During an appearance in South Carolina over the weekend, Hillary Clinton endorsed amending marijuana from it’s current Schedule I classification, reserved for the most dangerous of drugs, to Schedule II, a lesser classification intended for drugs that have recognized medical applications but also have a high potential for abuse and severe psychological or physical dependence.
The presidential candidate said, “What I do want is for us to support research into medical marijuana because a lot more states have passed medical marijuana than have legalized marijuana, so we’ve got two different experiences or even experiments going on right now. And the problem with medical marijuana is there’s a lot of anecdotal evidence about how well it works for certain conditions, but we haven’t done any research. Why? Because it’s considered what’s called a Schedule I drug, and you can’t even do research on it.”
Let’s take a look at these statements a little more closely.
First, Clinton’s claim that “we haven’t done any research” on cannabis’ safety and potential efficacy is false. NORML documents hundreds of relevant trials here. Clinton’s allegation is further rebutted by the findings of a 2012 review of FDA-approved clinical trials involving the use of herbal cannabis in various patient populations, “Based on evidence currently available the Schedule I classification is not tenable; it is not accurate that cannabis has no medical value, or that information on safety is lacking.”
Second, while Clinton’s comments mark an evolution in her position on marijuana policy, she is late to the game among the presidential candidates proposing policy solutions to marijuana’s prohibition. Fellow democrat presidential candidate, Martin O’Malley previously pledged to use his executive authority, if elected, to move marijuana from Schedule I to Schedule II. And Republican presidential candidate Rand Paul is a sponsor of the CARERS Act, legislation that, among other things, would also move marijuana from Schedule I to Schedule II.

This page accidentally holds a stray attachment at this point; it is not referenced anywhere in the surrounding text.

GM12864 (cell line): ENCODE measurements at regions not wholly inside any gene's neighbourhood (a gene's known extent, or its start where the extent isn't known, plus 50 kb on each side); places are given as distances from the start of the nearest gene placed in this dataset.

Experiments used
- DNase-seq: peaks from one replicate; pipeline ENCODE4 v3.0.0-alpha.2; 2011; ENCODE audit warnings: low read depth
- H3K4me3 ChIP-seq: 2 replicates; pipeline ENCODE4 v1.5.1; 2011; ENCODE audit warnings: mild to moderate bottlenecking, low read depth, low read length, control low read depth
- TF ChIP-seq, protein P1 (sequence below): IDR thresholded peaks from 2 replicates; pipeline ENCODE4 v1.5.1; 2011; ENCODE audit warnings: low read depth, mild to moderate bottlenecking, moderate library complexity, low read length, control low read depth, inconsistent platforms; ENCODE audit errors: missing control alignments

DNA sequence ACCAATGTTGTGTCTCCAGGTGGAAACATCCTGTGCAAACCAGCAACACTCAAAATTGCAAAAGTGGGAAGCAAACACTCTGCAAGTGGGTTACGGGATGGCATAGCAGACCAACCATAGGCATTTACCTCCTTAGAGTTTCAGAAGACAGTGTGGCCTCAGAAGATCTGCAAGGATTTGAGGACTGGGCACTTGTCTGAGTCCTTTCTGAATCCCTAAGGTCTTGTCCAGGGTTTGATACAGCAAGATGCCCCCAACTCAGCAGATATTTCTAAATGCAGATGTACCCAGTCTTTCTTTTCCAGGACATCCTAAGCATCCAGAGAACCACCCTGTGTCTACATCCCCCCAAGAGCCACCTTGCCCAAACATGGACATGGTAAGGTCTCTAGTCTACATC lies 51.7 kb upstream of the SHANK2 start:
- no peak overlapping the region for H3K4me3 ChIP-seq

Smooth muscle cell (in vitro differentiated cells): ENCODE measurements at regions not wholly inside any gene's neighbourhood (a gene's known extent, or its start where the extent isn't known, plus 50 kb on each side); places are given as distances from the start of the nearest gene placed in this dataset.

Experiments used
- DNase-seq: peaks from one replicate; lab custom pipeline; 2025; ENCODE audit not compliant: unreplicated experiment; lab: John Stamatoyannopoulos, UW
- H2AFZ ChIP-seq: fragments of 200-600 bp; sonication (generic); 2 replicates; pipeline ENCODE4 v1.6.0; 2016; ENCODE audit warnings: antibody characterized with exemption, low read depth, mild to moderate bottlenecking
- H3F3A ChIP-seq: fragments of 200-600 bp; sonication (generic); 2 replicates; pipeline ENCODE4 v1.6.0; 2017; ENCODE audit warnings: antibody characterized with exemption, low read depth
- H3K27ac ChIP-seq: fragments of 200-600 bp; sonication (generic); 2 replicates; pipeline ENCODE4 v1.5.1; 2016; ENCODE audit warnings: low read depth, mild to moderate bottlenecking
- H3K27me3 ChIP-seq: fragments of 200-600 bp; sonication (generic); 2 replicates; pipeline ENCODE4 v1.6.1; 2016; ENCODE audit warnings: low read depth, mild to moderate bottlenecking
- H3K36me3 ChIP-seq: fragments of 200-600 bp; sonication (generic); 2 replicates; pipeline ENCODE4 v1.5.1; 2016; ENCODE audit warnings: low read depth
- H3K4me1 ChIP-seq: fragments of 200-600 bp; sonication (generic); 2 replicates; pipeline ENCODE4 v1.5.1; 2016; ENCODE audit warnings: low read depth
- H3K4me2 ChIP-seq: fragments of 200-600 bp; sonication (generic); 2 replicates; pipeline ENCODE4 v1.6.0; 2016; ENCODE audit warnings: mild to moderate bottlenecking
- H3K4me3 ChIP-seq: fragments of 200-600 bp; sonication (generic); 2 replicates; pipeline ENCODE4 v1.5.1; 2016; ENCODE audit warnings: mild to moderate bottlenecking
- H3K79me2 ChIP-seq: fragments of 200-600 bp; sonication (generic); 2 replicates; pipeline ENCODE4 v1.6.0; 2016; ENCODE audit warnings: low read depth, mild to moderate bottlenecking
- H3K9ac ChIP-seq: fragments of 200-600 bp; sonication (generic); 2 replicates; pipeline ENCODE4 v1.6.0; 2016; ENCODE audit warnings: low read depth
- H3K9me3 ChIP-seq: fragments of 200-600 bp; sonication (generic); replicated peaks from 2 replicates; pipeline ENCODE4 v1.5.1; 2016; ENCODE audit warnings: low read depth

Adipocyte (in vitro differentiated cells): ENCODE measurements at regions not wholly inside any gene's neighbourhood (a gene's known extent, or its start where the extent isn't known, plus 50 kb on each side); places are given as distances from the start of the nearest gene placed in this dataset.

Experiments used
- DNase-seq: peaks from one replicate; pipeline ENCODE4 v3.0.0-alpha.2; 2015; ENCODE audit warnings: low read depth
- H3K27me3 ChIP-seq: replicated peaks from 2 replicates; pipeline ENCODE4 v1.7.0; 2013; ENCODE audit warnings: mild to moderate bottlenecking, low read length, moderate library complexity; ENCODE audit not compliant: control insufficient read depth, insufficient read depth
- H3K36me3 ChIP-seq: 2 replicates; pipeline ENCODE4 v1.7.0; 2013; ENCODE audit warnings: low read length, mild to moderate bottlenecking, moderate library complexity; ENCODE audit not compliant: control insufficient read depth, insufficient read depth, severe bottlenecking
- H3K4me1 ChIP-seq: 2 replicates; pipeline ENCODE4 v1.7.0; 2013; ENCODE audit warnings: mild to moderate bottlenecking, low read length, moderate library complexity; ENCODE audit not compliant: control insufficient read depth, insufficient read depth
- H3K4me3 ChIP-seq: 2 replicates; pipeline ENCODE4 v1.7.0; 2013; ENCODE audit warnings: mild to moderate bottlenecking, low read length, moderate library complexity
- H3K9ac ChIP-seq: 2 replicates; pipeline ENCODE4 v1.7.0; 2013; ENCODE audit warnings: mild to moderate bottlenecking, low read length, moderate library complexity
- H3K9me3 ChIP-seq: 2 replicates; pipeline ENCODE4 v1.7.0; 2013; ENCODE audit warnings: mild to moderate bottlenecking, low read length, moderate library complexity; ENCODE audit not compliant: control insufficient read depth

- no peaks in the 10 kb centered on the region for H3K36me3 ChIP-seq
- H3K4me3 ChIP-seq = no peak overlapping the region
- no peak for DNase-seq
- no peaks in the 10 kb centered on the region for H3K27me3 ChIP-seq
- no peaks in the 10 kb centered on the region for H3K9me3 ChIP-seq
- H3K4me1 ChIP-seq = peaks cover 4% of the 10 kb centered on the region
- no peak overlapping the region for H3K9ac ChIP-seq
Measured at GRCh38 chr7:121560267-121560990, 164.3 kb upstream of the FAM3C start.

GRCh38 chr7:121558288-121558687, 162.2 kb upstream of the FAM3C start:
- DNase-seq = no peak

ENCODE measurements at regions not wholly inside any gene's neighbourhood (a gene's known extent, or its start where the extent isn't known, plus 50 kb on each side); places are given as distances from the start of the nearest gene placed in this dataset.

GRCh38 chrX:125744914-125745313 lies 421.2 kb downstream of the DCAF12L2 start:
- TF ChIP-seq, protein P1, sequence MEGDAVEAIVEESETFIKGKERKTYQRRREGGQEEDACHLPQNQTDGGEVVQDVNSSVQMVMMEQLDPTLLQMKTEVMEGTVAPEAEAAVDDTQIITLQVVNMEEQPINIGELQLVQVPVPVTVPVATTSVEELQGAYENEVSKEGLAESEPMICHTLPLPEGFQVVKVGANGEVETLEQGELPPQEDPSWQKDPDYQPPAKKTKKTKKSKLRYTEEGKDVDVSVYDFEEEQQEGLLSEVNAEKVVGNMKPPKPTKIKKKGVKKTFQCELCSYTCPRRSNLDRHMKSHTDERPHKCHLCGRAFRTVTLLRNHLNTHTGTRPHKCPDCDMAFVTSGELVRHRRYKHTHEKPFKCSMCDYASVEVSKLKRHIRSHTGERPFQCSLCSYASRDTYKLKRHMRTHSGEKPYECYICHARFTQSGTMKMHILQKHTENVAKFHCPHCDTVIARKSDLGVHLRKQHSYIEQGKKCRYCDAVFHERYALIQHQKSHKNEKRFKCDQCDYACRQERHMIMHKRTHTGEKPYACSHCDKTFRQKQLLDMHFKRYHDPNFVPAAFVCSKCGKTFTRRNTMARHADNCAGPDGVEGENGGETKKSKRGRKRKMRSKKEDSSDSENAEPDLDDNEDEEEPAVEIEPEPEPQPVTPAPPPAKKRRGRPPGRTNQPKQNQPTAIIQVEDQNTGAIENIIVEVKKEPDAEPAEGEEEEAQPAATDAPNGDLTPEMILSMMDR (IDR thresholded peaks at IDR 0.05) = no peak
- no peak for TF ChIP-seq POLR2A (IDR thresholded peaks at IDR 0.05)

Third, while all of these statements by presidential candidates is a step in the right direction, NORML has and will continue to advocate for marijuana’s removal from the federal Controlled Substances Act. Rescheduling marijuana from I to II would not limit the federal government’s authority to prosecute marijuana offenders, including those who are in compliance with state law, nor would it likely stimulate clinical trial research trials beyond those studies funded by the US National Institute on Drug Abuse and reliant upon government-grown marijuana.
Fortunately, Vermont Senator and Democrat Presidential candidate, Bernie Sanders has introduced legislation to remove marijuana from the US Federal Controlled Substances Act. The Ending Federal Marijuana Prohibition Act of 2015 would deschedule cannabis from the CSA, similar to alcohol and tobacco. It would also allow states the power to establish their own marijuana policies and banking policies free from federal interference.
Reform advocates can contact their member of the US Senate in support of The Ending Federal Marijuana Prohibition Act of 2015 by clicking here.